Data type conversions using Derived Column component in SSIS

So if you’ve ever been unlucky enough to be in the position of creating a huge pile of staging package and need to do validation of data types in the DFT, you end up with the laborious task of typing out the conversions by hand for each column within the Derived Column component (you could use the Data Conversion component but it doesn’t let you redirect rows).

In such a scenario you would likely end up with a DFT looking something like:

DFT

You may notice I’ve used Jamie Thomson’s naming conventions ( http://consultingblogs.emc.com/jamiethomson/archive/2006/01/05/SSIS_3A00_-Suggested-Best-Practices-and-naming-conventions.aspx ).

The transformation for the Derived Column component will end up looking like this:

DER

The real problem comes when you have 50+ column wide tables and your fingers are fat there is a risk of getting the data types wrong and inadvertently truncating. I figured there had to be a better way. And here is a step towards it:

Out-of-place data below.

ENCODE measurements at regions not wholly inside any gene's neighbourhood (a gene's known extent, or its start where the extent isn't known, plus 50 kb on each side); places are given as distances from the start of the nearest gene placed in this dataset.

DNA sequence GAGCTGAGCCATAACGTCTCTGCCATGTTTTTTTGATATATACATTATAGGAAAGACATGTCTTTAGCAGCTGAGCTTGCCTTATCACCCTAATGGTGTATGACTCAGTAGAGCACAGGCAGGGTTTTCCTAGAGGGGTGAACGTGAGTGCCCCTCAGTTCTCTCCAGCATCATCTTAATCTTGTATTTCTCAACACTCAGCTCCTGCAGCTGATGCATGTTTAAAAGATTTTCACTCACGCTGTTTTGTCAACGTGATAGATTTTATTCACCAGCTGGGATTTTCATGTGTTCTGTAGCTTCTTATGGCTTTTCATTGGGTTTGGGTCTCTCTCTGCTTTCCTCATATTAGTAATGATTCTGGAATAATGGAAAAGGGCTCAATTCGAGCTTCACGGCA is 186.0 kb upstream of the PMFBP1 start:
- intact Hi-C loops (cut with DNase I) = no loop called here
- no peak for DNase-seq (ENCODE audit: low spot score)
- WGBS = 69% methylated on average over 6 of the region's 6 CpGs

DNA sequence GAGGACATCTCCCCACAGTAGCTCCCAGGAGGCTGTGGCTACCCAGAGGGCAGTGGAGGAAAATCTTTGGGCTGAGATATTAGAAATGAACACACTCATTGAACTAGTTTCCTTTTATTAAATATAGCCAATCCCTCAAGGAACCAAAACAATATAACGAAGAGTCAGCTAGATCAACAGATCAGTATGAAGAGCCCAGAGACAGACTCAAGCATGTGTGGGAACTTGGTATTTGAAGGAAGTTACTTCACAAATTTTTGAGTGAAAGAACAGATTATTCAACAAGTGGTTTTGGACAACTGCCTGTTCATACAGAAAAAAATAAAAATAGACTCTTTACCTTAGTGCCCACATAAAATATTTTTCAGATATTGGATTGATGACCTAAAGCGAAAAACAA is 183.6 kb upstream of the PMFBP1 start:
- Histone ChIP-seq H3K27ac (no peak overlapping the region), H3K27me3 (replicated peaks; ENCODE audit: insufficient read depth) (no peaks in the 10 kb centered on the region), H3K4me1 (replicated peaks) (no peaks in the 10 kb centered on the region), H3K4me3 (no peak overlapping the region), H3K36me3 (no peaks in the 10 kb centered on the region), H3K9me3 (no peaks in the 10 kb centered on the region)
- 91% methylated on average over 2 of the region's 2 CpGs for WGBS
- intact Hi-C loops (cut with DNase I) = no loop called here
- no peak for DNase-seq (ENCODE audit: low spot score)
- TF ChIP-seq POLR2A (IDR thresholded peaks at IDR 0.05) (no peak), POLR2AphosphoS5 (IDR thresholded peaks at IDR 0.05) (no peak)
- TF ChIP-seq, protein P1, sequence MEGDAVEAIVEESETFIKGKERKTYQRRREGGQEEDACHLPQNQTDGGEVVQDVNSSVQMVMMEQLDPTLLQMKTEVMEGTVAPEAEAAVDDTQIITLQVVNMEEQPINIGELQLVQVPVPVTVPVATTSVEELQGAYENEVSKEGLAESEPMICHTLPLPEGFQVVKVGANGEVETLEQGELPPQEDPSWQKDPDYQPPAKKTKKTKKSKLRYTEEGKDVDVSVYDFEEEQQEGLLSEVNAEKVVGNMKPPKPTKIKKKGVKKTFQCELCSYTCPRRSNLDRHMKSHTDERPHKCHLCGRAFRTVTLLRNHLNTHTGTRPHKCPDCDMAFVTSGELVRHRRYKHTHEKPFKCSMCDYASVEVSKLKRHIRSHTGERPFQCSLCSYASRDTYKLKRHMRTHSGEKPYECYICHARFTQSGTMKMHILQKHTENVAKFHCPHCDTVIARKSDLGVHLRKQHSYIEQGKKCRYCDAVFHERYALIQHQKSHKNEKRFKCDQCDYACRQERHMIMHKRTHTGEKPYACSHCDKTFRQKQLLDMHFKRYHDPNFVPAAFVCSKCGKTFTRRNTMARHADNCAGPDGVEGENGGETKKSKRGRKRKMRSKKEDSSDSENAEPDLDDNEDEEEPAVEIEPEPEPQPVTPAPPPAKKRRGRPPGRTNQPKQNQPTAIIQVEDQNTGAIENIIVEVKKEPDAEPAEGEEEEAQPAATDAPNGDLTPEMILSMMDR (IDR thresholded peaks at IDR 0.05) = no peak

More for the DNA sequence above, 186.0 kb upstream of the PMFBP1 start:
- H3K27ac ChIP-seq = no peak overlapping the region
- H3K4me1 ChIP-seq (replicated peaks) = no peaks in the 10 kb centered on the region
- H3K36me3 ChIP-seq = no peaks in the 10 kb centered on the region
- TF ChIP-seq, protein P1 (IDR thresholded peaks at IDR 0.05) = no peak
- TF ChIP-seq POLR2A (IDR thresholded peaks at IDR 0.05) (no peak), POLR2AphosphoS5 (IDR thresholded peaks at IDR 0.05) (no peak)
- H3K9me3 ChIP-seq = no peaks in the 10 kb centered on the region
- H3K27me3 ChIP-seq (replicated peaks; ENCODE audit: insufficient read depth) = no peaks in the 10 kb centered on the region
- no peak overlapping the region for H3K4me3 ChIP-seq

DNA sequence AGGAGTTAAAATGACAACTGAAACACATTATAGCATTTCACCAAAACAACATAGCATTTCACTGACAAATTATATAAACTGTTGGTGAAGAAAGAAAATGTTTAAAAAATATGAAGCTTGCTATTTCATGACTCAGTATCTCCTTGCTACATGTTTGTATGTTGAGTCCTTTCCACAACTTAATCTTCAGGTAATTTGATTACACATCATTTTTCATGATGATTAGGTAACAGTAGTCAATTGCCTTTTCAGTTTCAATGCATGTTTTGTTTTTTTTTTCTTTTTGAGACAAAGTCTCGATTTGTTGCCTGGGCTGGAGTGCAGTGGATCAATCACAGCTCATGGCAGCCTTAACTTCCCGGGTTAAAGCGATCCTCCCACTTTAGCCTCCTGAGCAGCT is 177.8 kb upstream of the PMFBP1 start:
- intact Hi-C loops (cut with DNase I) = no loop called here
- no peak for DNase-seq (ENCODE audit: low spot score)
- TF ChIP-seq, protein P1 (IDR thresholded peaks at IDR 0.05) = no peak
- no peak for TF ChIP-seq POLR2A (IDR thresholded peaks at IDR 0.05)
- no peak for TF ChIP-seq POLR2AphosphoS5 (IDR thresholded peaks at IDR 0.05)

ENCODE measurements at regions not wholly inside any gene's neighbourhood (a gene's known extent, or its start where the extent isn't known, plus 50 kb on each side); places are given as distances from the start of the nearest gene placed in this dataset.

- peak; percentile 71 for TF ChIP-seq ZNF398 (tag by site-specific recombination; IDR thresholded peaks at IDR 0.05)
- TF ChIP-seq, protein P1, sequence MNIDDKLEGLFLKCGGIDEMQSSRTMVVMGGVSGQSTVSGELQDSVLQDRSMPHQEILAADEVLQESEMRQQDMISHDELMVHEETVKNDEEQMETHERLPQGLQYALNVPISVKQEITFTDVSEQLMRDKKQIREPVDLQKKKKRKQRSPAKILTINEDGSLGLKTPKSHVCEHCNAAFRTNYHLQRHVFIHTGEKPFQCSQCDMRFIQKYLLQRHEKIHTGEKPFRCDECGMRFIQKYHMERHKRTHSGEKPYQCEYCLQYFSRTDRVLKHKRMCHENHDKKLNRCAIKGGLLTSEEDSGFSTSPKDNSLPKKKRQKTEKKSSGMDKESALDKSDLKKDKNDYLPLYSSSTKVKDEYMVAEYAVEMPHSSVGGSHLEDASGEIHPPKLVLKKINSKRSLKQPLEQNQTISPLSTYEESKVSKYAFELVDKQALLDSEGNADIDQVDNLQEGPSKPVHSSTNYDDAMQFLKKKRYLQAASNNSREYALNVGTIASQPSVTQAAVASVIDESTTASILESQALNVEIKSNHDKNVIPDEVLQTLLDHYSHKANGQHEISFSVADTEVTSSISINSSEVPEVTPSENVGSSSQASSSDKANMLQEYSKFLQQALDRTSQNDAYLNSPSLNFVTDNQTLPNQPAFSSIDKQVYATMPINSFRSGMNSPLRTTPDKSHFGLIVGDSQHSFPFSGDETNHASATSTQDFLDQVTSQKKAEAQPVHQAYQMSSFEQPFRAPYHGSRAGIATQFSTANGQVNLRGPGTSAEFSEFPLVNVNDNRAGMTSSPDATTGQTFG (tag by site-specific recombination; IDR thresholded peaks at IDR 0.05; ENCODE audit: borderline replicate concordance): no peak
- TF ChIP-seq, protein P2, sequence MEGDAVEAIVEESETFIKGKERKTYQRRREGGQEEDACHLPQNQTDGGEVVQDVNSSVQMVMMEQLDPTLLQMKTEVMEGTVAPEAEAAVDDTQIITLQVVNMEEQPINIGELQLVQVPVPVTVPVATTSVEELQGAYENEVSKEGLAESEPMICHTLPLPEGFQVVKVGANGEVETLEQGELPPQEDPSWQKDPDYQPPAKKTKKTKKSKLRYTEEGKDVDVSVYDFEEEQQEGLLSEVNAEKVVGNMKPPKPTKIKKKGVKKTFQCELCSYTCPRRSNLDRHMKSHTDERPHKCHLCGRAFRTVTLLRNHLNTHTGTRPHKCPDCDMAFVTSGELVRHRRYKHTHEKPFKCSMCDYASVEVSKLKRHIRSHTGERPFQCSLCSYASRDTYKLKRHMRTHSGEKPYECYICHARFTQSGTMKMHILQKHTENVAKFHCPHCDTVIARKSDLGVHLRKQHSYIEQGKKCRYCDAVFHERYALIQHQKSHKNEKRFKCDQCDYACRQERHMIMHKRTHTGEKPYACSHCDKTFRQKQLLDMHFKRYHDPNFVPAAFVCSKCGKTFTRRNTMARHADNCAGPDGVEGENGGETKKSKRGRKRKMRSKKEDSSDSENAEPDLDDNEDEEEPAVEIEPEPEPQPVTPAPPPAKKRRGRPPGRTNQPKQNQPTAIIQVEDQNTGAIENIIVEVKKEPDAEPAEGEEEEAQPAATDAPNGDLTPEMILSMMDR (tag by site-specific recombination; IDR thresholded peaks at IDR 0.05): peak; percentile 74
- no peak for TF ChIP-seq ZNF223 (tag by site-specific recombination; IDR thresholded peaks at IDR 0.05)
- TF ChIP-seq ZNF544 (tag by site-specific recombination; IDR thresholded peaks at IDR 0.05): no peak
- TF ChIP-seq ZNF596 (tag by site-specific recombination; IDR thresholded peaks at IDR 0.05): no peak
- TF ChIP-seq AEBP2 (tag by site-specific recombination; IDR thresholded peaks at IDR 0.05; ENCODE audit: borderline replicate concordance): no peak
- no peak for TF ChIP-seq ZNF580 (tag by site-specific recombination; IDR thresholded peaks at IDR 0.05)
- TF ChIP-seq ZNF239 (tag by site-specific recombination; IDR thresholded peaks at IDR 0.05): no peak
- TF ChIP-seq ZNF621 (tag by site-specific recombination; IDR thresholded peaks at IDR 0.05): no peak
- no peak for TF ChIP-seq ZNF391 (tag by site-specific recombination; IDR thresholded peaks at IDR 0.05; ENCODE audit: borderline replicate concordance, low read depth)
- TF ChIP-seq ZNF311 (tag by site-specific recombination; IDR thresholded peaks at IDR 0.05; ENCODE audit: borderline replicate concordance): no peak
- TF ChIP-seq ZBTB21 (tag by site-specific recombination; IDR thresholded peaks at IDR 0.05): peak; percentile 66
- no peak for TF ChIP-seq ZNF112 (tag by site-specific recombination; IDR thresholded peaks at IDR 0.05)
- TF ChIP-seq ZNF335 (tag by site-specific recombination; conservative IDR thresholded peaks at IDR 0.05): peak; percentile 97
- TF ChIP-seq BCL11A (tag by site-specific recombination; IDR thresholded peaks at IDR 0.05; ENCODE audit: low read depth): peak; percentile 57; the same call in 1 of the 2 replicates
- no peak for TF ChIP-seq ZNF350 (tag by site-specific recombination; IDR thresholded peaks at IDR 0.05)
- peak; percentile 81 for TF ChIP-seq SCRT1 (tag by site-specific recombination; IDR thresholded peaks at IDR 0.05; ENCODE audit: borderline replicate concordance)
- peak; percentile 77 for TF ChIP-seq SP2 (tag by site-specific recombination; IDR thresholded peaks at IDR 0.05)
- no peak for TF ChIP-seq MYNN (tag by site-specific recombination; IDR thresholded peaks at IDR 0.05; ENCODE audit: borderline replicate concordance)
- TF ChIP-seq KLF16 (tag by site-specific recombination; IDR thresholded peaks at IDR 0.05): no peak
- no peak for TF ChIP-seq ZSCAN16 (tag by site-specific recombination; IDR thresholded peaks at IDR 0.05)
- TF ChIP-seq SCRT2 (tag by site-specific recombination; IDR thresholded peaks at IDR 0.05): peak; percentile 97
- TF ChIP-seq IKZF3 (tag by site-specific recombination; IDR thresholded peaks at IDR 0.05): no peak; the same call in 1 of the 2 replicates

The script creates a table variable that contains all the SSIS data types and each of their corresponding t-sql data types, then goes off and looks at the system view for your destination table to get the datatypes for each column. Pretty straightforward really. It actually outputs two columns for the Expression, one with the actual column names if these happen to have been specified in your source (ie source from table or flat file with column headers) and the other with [Column 0], [Column 1] etc

I’m sure it could be tidier, but hopefully it saves you some time in trouble shooting a column that is missing those crucial last few decimal places.

Providing this SkyDrive thing works you should be able to find the script here

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About Karl Beran

I take interest and satisfaction from enabling people within an organisation to have an accurate, concise and flexible representation of the right information they need, when (or before) they need it. I believe this allows the business to make both operational and strategic decisions quickly and with more confidence, thus improving the agility and efficiency of the company. Having worked with BI stacks from the major vendors, the focus of my blog is on BI principals and strategy with examples from the Microsoft stack as I believe it has the most dynamic and engaged user community with the knowledge base and components fairly readily available to new developers.

Posted on March 17, 2010, in SSIS. Bookmark the permalink. Leave a comment.

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